Your starting stack will likely be very short upon registering — as little as 5 big blinds depending on the site. So, the variance of late registering in this situation will be quite high and you will often bust short of the money.

But if you’re okay with the swings and good at playing with short stacks, give max late registering close to the money a try. At the very least, it’s a fun and exciting way to approach an online tournament.

Advice from Upswing Coach Daniel McAuley

The topic of late-registering was posed in the Upswing Engage Facebook Group and was answered by Upswing Coach Daniel McAuley. Check out his full answer on the topic:

It depends on your ROI and bankroll.
 
The lower your ROI in any given MTT the more buy-ins you should have in your bankroll for said MTT.
 
When you enter at the start of an MTT you’re deeper stacked which gives more room for higher bb/100, also there are more fish since on average they will bust faster than regs. If you busted the 1st hand then clearly imo you should always re-enter, since there is no difference in ROI if you can enter in the first place you should be able to re enter.
 
The problem becomes when you start with 20bb late into the MTT you have a much lower ROI and hence the variance is much higher, so maybe now you need 2x or even 3x as many buy ins as you did at the start for it to be a good investment and within good bankroll management.
 
This is why you will see the best players fire unlimited entries into events when they have huge bankrolls, they can afford to fire bullets on very low ROI spots, so re entry is always better for the best and richest players.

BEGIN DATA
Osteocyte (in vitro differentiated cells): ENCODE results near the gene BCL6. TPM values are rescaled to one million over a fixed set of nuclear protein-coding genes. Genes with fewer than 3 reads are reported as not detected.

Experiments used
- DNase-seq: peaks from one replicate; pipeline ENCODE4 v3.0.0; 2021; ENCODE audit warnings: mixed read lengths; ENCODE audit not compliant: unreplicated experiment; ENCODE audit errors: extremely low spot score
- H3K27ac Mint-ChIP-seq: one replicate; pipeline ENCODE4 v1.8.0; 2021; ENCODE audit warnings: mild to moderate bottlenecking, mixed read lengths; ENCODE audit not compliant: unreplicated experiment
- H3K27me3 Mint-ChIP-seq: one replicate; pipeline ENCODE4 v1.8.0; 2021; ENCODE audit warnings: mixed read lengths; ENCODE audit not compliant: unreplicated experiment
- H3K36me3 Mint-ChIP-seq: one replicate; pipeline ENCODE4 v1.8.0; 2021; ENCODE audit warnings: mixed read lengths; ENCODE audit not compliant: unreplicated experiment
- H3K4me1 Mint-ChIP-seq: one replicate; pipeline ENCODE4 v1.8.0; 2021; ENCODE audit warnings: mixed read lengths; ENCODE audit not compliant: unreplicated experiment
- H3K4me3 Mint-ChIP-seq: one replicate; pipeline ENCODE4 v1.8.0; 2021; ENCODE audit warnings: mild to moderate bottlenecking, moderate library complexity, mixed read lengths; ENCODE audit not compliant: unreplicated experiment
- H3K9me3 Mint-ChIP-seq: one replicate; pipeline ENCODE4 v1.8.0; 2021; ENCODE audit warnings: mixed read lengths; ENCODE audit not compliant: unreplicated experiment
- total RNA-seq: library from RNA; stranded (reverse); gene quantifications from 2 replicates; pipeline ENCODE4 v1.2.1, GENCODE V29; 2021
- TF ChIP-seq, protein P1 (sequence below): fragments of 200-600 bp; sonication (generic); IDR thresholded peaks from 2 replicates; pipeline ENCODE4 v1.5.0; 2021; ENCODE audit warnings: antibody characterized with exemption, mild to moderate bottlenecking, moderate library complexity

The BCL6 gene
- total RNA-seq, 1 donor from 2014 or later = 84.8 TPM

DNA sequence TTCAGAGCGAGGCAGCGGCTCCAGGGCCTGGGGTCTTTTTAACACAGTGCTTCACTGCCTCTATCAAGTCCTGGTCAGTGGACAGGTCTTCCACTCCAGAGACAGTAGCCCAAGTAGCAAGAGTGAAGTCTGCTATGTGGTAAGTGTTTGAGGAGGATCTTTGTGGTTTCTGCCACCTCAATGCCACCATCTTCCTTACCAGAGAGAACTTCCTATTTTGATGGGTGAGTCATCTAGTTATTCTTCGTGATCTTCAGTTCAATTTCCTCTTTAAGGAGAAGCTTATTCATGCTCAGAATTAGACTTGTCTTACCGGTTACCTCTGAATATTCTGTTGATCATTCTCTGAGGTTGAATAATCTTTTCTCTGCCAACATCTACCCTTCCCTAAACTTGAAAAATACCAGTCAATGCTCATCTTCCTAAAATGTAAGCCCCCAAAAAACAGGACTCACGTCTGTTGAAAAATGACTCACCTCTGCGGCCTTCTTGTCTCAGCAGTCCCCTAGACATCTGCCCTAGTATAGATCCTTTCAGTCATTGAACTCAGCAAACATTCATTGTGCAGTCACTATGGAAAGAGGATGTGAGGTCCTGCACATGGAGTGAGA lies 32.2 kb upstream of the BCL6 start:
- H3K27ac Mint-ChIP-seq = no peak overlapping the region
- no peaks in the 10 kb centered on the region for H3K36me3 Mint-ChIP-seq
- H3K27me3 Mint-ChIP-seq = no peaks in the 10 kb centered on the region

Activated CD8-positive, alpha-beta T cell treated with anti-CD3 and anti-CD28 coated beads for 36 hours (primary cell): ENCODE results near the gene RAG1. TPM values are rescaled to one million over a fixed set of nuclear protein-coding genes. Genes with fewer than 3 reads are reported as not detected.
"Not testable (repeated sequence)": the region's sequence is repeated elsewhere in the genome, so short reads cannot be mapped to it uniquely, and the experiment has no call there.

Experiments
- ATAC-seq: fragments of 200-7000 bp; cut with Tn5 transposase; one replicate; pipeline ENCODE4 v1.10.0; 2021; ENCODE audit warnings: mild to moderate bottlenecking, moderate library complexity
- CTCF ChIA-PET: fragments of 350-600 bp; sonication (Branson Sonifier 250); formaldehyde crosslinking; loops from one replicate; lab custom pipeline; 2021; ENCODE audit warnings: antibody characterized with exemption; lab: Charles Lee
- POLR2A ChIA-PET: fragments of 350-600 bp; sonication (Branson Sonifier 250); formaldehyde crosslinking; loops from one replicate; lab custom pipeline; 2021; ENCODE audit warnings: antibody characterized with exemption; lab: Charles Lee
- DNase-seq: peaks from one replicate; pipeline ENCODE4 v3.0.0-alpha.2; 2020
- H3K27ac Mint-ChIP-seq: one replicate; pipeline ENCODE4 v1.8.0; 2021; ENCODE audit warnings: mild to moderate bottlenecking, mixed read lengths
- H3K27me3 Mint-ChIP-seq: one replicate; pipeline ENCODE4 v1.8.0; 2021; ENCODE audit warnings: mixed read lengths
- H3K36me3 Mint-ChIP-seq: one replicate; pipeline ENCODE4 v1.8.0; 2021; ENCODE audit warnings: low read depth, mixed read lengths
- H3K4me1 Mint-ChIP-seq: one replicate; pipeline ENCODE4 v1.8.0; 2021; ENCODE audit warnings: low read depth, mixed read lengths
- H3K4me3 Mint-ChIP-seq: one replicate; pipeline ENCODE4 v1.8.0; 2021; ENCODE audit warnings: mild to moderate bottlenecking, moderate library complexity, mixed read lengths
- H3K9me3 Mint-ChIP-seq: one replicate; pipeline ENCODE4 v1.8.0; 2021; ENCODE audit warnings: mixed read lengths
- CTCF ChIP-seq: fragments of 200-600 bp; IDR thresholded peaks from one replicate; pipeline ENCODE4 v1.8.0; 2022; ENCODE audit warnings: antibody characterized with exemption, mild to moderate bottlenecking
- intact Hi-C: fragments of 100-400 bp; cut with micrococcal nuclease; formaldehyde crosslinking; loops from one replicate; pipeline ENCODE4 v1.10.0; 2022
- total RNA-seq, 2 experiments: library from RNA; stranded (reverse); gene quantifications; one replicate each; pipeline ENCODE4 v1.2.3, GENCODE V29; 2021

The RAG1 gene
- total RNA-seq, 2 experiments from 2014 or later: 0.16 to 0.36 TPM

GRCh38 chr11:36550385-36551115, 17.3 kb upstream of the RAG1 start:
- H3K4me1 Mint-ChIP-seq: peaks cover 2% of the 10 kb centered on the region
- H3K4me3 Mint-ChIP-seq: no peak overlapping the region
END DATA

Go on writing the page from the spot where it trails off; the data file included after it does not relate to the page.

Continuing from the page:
Other factors might be how many tables you are playing, or if it’s a bounty or not. In bounties being short is worse than normal MTTs since you are forced to play tighter. I am always far more cautious about re entering in those since its an even lower ROI compared to a normal MTT.

Final Thoughts

If you are deciding to take the plunge into tournaments full-time, you should air on the side of caution. Bankroll management is a personal thing and depends on outside circumstances.

You also have to consider the variance that is encountered by late registering with shorter stacks. Hence why we have included a table of what a usual bankroll strategy would look like.

Want more fundamental tournament advice? Read 4 Valuable Pieces of Poker Tournament Advice.

Note: Learn step-by-step how to become the best player at the table when you join the Upswing Lab training course. Elite pros have been adding new content every week for the past four years, and you get all of it when you join. Learn more now!

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About the Author
Josh Jones

Josh Jones

Just an MTT player trying to get to the long term #variance